Sunday, March 15, 2015

Northwest Indiana Officials Upset Over State's Quick Approval Of Toll Road Bid

Northwest Indiana officials bidding to take over at least part of the bankrupt Indiana Toll Road feel they were sold down the river by state officials who gave their quick approval to a bid of $5.725 billion to the bankruptcy trustee by Australian-based IMF Investors. Lake Co. Commissioner Roosevelt Allen (D-Gary) told the Northwest Indiana Times' Bill Dolan he feels officials in Lake and LaPorte Counties were misled by officials at the Indiana Finance Authority. "We weren't expecting a decision so fast," Roosevelt said. "They misled us. We met with the Indiana Finance Authority, did all of this work, which we finished well within the time frame, but apparently they made up their minds before we returned home."

Julio Garcia of IMF Investors tells Dolan their bid was chosen because of their experience in managing and operating public infrastructure. The company has been acquiring and operating airports, highways, maritime ports and other P3 facilities for the past two decades. He tells Dolan IMF has been eyeing the Indiana Toll Road for some time as "a golden opportunity." "I have a team in New York very strongly versed in toll roads who have been studying the road with Michael Kulper, one of our executive directors, who was the founding president of Trans Urban Group in North America (a major toll road investor) and ran that business for 10 years," Garcia said. IMF's bid was backed by 30 Australian and 65 U.S. pension plans.

Allen isn't moved by Garcia's comments. He cited public disapproval of the state turning control of the toll road over to an Australian-Spanish consortium in 2006, which soon became swamped by debt. He says the foreign-owned concessionaire did a poor job maintaining the toll road, which Allen describes as being in "in horrible shape." "We made a bona fide effort with reputable American firms, so why would you go back to a foreign competitor again?" Roosevelt wondered.  "I would like Gov. Pence to use his overwhelming influence over the Indiana Finance Authority to support our bid. How can you claim to be all-American and when they have an opportunity to do something that is patriotic and beneficial to the citizens of Indiana, do the opposite?" Allen said.

Shaw Friedman, an area attorney aiding the two counties with their bid, shared Allen's disappointment and questioned why the state didn't even use its leverage to seek any benefits for the state or local governments from IMF. "We were treated better by the Special Creditors’ Committee than by our own Indiana Finance Authority, which has been unremittingly hostile to the notion of a public bid from the outset ... the fact the agency issued a press release rubber-stamping the IFM deal within hours of the announcement without seeking to leverage their approval for any benefits to the state or our counties is further evidence of their bias, predisposition and hopeless incompetence." Northwest Indiana officials expect IMF to wind up in bankruptcy as well, but Garcia says their analysis before submitting the bid relied on "a very sobering and conservative view" and will honor conditions in the original toll road lease.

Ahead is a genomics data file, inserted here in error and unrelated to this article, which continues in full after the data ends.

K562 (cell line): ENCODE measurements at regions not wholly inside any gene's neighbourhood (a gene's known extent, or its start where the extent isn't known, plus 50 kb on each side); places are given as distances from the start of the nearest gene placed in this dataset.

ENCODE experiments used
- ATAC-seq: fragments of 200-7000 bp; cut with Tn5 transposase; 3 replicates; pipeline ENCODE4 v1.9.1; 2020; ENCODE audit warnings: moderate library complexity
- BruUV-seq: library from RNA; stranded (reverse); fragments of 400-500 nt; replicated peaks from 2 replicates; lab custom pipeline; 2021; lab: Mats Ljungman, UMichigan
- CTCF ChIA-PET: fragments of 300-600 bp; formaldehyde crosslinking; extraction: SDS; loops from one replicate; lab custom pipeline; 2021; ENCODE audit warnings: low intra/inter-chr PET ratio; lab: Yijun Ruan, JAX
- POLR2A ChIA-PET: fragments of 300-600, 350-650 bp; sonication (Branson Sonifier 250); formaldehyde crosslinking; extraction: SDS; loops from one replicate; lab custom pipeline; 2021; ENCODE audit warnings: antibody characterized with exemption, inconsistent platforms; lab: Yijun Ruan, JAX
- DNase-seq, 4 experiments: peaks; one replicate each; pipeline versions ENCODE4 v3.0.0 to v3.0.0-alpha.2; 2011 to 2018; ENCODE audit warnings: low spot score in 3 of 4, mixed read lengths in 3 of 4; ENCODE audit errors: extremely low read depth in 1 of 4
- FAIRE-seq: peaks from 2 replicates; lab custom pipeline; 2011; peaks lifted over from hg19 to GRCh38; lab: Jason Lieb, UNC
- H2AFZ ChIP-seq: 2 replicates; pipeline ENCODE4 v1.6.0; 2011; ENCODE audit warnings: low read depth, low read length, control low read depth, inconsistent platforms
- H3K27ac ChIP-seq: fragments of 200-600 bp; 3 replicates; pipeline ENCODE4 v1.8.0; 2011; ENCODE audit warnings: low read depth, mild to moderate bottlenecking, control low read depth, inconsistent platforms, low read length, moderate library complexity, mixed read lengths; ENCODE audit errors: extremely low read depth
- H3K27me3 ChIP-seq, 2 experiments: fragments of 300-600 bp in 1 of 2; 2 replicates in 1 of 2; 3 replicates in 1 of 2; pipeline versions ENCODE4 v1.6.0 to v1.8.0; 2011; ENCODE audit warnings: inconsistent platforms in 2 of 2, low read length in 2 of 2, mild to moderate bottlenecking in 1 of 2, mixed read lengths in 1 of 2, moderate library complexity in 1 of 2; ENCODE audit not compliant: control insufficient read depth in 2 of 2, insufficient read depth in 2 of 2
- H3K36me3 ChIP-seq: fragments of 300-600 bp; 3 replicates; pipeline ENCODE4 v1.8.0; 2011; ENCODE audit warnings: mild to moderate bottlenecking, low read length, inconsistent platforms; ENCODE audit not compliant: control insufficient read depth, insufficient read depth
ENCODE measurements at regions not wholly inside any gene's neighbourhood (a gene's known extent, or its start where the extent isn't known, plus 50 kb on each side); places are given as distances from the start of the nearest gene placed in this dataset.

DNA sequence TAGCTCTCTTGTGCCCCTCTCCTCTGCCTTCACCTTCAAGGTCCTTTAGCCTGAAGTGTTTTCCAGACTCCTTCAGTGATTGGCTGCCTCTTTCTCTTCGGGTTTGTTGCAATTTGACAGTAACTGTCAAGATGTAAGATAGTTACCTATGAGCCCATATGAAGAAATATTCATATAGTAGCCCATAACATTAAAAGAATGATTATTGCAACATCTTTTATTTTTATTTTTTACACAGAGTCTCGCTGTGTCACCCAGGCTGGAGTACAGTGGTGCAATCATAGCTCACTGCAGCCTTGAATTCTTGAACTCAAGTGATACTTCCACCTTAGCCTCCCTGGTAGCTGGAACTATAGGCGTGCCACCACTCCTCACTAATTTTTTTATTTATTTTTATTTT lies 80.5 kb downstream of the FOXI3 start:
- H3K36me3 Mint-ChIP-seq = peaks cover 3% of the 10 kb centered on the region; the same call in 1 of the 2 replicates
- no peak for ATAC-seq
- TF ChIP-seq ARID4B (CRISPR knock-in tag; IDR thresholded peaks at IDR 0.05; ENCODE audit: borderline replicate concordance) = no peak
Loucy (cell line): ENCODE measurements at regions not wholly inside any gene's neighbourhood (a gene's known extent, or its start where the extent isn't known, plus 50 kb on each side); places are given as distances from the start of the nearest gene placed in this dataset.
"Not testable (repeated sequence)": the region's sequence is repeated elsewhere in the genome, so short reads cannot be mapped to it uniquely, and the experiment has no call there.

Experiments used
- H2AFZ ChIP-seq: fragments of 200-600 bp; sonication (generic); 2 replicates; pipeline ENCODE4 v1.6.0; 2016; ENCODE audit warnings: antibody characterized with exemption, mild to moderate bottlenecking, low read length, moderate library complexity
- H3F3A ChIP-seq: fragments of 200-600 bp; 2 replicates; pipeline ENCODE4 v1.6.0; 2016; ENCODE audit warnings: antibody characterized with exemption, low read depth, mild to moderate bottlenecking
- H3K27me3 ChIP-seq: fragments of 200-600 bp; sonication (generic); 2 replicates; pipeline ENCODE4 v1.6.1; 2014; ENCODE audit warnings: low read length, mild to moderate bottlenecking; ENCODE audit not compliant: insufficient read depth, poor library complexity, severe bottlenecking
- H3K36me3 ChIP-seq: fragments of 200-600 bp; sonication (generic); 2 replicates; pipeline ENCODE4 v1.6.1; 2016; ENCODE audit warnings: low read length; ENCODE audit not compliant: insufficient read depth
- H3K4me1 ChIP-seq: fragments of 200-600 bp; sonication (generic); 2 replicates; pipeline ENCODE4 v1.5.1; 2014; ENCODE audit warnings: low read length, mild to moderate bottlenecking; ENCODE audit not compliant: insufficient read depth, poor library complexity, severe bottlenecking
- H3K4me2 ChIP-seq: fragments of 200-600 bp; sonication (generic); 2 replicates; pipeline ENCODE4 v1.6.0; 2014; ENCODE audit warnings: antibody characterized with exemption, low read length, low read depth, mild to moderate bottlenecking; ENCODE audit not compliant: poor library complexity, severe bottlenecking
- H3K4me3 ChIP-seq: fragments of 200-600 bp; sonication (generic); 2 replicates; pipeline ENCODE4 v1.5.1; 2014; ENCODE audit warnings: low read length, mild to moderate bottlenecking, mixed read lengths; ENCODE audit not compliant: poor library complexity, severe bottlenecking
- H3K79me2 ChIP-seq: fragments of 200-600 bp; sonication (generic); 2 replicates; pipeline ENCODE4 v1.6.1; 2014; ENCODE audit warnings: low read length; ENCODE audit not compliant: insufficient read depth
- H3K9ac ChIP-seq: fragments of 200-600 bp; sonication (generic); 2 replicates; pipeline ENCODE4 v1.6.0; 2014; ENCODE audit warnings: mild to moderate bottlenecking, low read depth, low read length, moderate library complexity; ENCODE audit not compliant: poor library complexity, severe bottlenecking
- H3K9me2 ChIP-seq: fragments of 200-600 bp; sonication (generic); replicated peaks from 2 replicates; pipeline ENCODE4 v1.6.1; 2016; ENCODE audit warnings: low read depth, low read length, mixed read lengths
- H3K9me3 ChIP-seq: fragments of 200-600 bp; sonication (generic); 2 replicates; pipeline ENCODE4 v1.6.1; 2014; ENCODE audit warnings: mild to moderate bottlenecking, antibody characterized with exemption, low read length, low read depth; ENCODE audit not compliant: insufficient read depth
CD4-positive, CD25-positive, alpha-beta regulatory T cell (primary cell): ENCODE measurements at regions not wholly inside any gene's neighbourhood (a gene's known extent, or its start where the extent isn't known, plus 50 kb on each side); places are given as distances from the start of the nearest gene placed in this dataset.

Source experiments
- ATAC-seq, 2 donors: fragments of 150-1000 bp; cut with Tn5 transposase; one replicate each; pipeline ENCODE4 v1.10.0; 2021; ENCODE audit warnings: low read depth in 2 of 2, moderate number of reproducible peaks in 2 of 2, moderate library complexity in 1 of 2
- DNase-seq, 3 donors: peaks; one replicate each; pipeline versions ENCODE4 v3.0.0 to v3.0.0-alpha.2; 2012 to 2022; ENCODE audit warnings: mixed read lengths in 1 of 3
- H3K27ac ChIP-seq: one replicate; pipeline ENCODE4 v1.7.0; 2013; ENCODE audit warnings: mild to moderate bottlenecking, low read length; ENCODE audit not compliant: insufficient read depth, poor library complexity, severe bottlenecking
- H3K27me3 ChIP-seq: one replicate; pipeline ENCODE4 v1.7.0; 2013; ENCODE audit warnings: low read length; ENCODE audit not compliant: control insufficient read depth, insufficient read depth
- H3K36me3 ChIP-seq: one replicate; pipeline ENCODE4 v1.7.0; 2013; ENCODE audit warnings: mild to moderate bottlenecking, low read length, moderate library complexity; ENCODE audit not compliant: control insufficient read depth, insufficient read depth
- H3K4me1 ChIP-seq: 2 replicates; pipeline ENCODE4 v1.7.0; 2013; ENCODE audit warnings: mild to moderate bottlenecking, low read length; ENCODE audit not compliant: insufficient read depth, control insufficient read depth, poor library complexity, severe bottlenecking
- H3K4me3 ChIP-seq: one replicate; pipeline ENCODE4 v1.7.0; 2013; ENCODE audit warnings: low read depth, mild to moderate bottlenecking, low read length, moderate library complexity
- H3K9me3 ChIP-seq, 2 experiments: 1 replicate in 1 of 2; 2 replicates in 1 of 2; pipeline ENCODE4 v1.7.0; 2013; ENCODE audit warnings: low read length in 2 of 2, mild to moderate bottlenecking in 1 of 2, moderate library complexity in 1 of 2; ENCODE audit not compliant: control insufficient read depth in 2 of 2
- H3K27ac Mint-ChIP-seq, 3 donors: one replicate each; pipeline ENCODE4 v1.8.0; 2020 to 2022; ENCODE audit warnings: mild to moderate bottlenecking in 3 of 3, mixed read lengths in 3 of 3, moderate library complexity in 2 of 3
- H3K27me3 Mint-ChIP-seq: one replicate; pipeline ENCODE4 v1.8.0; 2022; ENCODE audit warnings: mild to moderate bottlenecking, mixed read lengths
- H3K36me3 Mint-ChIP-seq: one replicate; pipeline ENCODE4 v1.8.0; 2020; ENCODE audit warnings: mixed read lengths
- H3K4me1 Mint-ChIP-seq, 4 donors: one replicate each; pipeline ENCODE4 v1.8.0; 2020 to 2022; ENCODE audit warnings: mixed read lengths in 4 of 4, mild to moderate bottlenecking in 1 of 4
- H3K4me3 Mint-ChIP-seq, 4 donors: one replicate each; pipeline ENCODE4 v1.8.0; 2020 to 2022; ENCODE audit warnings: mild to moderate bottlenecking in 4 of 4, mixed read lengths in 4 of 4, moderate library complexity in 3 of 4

I'm still struggling to figure out how IMF could start out with nearly as much debt as the current toll road concessionaire and manage to turn a profit with annual revenues of about $230 million? Am I missing something?


Anonymous said...

The Mitch Daniels boys are still up to no good at the Statehouse. This deal is dirty as it gets. I hope the U.S. Attorney for the Northern District looks at this, and I hope the municipalities make lots of noise at the Bankruptcy Court.

I also hope this starts a wave of Northwest Indiana declaring open war on the downstate hicks.

Flogger said...

$5,750,000,000. Do I have enough zeros?? Divided by 157 miles the length of the toll road is $36,624,204 per mile.

There is an excellent article on the original sale of the Toll Road.

Per the article:
Washington's biggest financial firm, the Carlyle Group, just created an eight-member team to get into roads, bridges, etc.

Goldman Sachs & Co., which made $9 million advising Chicago on the Skyway sale and stands to collect about $20 million in fees for putting together the Indiana Toll Road deal, is raising a multibillion-dollar fund to buy infrastructure.

Our Elected Officials should have known the costs of operating the
Toll Road and should have set the tolls accordingly. However as the article states:

Ducking tax increases is what motivated the state of Indiana and the city of Chicago to sell their toll roads. Indiana was facing a $10 billion bill for updating its highway system when Gov. Mitch Daniels, a former federal budget director, came up with an alternative to paying the price -- tapping the toll road.

Anonymous said...

Good job, Flogger. You have your terms right. Republicans and other lying idiots refuse call a thing by its proper name.

The disgusting, lying, Republican scum still try to lie and claim that the Toll Road wasn't sold.

Sir Hailstone said...

And the condition of the Toll Road isn't much better than before. In fact accessibility to other roads is now reduced in order (IMHO) for vehicles remain on the Toll Road longer.
The ramps from WB Toll Road to I-80/I-94 are now gone. You must drive a couple of miles further on the Toll Road and exit at I-65 to access I-80/I-94.
INDOT then declared Cline Avenue as "unrepairable" and demolished a large section that once served as a free bypass to the Toll Road, forcing drivers to use East Chicago city streets or stay on the Toll Road. From reading on it appears East Chicago is taking bids to rebuild Cline Avenue - but it must be built as a toll road.